In this photo provided by the U.S. Navy, sailors assigned to Explosive Ordnance Disposal Group 2 recover a high-altitude surveillance balloon off the coast of Myrtle Beach, S.C., Feb. 5, 2023. THE CANADIAN PRESS/AP-U.S. Navy via AP
President Joe Biden finally delivered an update on the three unidentified aerial objects shot down by fighters in the U.S. and Canada, saying none of them were Chinese spy balloons. However, the president did not say what the objects actually were.
“I gave the order to take down these three objects,” said Biden. “We acted in consultation with the Canadian government… We acted out of an abundance of caution”
According to the president, the U.S. intelligence community believes none of the three newest objects originated from any Chinese spy programs. However, the Pentagon and the Canadian military are still trying to recover the debris from those objects.
Biden also unveiled new initiatives for tracking unidentified objects over American airspace that includes improved international cooperation across the world.
The clarification comes on the heels of a geopolitically charged controversy surrounding a Chinese spy balloon that floated into U.S. and Canadian airspace, which two F-22 fighters eventually took out over the Atlantic Ocean near the South Carolina coast.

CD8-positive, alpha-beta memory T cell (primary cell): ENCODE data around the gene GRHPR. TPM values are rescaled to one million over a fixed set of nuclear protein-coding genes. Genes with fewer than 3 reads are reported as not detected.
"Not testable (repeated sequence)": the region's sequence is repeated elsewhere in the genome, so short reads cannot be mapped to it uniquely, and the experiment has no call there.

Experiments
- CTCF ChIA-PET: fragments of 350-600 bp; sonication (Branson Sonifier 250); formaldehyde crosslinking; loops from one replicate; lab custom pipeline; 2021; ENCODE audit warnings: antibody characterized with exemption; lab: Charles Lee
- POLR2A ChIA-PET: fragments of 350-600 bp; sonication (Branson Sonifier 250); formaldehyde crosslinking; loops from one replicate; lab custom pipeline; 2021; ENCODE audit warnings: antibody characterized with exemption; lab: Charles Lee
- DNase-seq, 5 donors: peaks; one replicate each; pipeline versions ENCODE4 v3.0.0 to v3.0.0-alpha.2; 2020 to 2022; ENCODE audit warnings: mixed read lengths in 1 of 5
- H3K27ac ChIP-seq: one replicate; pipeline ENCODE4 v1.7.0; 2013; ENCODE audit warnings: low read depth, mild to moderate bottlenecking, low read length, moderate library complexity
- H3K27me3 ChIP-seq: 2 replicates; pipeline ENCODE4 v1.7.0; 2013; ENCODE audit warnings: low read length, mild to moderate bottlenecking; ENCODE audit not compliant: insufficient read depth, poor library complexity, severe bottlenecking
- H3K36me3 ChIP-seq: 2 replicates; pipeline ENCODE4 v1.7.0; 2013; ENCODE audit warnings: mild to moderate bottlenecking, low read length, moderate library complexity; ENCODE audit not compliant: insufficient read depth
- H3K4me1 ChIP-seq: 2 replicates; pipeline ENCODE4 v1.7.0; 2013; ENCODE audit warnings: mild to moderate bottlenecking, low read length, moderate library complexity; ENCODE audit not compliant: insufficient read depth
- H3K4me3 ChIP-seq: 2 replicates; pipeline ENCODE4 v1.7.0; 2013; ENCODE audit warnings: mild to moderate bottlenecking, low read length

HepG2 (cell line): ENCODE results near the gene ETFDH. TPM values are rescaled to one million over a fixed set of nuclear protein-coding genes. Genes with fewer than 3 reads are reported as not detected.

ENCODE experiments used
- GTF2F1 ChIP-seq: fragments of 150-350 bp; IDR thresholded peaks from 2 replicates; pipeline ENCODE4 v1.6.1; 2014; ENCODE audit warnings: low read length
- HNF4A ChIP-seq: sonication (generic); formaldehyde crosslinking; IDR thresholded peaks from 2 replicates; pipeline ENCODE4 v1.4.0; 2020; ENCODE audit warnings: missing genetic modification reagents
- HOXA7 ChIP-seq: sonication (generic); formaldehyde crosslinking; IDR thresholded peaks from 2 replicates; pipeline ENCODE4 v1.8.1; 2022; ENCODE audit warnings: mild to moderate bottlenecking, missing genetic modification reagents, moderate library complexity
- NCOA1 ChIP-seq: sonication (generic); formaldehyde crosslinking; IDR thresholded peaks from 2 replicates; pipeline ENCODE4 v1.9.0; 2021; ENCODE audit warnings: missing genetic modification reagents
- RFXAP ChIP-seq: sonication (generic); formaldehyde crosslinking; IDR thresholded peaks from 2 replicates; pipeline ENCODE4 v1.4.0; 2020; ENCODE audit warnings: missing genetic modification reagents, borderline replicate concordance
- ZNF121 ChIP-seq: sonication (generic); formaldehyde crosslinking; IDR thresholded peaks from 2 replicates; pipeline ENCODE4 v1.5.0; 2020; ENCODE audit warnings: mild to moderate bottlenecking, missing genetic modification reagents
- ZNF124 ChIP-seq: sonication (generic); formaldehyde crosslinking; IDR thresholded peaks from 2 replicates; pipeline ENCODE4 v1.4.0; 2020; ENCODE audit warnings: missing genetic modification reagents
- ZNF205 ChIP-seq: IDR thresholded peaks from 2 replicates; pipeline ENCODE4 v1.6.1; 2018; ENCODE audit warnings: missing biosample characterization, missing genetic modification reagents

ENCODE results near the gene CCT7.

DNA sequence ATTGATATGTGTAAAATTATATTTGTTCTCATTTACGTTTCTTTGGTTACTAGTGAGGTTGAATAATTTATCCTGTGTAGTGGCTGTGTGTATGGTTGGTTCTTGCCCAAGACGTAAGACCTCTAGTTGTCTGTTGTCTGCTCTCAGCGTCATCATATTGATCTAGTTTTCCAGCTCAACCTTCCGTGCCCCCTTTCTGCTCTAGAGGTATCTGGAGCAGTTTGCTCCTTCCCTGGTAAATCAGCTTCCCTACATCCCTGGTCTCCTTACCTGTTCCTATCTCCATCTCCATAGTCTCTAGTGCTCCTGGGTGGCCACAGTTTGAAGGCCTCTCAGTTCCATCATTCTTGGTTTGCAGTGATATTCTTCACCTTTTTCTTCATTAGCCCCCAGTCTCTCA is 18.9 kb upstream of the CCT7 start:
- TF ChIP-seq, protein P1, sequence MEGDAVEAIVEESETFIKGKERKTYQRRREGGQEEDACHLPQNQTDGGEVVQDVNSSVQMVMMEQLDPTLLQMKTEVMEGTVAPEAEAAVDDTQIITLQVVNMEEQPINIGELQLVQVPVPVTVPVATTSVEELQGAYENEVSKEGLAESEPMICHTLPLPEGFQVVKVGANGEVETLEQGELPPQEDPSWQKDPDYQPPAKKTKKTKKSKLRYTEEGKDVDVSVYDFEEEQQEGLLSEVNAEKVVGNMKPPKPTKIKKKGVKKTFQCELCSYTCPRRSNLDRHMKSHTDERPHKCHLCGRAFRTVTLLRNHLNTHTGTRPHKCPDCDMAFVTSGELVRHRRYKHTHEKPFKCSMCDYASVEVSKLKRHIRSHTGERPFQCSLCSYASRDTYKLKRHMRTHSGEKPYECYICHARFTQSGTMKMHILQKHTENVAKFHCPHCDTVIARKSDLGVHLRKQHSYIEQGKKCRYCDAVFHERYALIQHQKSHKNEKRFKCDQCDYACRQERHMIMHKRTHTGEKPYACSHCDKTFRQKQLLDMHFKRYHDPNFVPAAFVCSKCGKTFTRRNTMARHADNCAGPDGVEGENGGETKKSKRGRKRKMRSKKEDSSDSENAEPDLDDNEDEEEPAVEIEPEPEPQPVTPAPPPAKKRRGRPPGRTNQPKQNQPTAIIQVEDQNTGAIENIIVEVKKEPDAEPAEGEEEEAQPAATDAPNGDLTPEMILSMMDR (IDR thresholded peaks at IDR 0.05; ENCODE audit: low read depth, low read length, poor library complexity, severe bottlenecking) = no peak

The three aerial objects that were also engaged by fighters about a week ago, one off Alaskan waters, another over Yukon in Canada and the other over Lake Huron, led some critics to speculate on whether or not they were amateur weather balloons or UFOs.
After the Chinese balloon-gate, Republicans made hay over the president’s national security chops questioning his decision to allow the spycraft to float over the continental U.S. before being shot down. (A top general said Chinese spy balloons flew over the U.S. during the Trump administration but went undetected at the time.)
In the diplomatic sphere, when the balloon was first detected it forced Secretary of State Anthony Blinken to cancel a scheduled trip to China in protest. Beijing later demanded the remnants of the balloon back, claiming it was friendly and scientific, then accused Washington of needless escalatory rhetoric.
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